Sprint today announced that its second high-profile LTE device, the Samsung Galaxy Nexus, will be available starting April 22.
The Galaxy Nexus is very much a Google-centric device as it not only runs on Android 4.0 ("Ice Cream Sandwich") but also comes preloaded with Google services such as Wallet, Google+ Hangouts, Voice, Play and Android Beam. The device also features a 4.65-inch display screen with a resolution of 1280x720 pixels, LTE connectivity and a TI OMAP 4460 1.2GHz dual-core processor. The device will cost $200 with a two-year service agreement.
MORE ON SPRINT AND LTE: Four cities getting Sprint LTE in the first half of 2012
For the past couple of years Sprint has been the go-to carrier for Google-centric devices such as the original Nexus One. The carrier was also the first to integrate the Google Voice calling application into its Android devices and the first to launch the Google Wallet mobile payment application on the Nexus S 4G smartphone.
The Galaxy Nexus is also the second big-name LTE device announced for Sprint's LTE network in the past two weeks. Earlier this month the company unveiled the HTC Evo 4G LTE that is slated to go up for preorder on May 7. The device was notable because it featured Sprint's first attempt at implementing its HD Voice technology that the company says will make for clearer voice calls that eliminate most background noise. Although Sprint hasn't yet announced what spectrum it will use to handle HD Voice, Sprint could choose to tap the 15MHz of spectrum on the 800MHz band that it will free up by shutting down its iDEN network next year. Sprint's initial LTE deployments are slated to run on the PCS band that spans 1850MHz-1915MHz and 1930MHz-1990MHz. Sprint says its HD Voice capabilities will come online sometime in late 2012.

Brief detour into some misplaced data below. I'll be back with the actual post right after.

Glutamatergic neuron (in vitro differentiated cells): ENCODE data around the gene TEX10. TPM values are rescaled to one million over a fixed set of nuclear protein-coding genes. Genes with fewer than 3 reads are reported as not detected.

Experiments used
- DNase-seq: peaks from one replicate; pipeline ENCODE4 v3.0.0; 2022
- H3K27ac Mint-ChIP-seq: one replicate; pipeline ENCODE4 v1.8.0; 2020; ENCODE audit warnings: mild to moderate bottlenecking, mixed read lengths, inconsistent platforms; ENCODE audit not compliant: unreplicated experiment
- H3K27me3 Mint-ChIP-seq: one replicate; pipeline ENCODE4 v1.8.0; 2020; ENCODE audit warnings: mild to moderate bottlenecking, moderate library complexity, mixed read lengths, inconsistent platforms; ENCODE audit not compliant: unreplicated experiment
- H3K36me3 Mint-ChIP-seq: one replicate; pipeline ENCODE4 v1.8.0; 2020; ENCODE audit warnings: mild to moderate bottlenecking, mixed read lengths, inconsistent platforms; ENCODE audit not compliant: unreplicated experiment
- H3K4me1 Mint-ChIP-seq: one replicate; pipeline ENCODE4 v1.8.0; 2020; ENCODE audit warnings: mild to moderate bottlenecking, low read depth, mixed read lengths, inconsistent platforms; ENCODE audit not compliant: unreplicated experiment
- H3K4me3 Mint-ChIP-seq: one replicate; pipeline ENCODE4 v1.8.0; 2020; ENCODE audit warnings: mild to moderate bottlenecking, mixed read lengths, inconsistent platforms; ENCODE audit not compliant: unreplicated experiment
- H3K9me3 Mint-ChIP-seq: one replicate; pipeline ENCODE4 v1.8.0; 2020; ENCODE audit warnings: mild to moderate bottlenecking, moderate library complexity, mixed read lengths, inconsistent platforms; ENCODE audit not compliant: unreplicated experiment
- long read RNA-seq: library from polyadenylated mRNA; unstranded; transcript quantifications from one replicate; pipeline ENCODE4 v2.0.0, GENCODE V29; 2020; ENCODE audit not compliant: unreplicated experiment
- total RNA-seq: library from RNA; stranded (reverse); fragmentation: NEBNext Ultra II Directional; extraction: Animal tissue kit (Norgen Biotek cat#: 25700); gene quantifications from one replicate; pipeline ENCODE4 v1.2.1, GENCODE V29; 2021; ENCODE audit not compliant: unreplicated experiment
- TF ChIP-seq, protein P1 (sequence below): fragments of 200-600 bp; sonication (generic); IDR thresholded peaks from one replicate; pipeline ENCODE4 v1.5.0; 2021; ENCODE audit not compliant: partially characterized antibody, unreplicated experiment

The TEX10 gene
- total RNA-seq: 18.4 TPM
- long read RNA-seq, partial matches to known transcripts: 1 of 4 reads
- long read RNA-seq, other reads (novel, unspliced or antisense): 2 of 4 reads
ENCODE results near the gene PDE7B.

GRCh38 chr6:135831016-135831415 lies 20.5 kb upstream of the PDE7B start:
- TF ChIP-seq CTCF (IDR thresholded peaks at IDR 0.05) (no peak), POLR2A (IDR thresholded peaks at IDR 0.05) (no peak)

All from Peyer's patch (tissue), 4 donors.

Sprint has yet to officially launch its LTE network, although the carrier has said that it will start offering LTE services in Atlanta, Houston, San Antonio and Dallas in the first half of this year. LTE, which stands for Long Term Evolution, is essentially a bridge from 3G technologies such as HSPA+ and EV-DO Rev. A to the 4G IMT-Advanced technologies that the International Telecommunications Union (ITU) says will deliver consistent speeds in the 100Mbps range. Verizon became the first major U.S. carrier to deploy LTE in late 2010 when it launched the technology in 38 major markets covering roughly one-third of the U.S. population. AT&T followed suit this past summer when it launched LTE in Chicago, Atlanta, San Antonio, Dallas and Houston.
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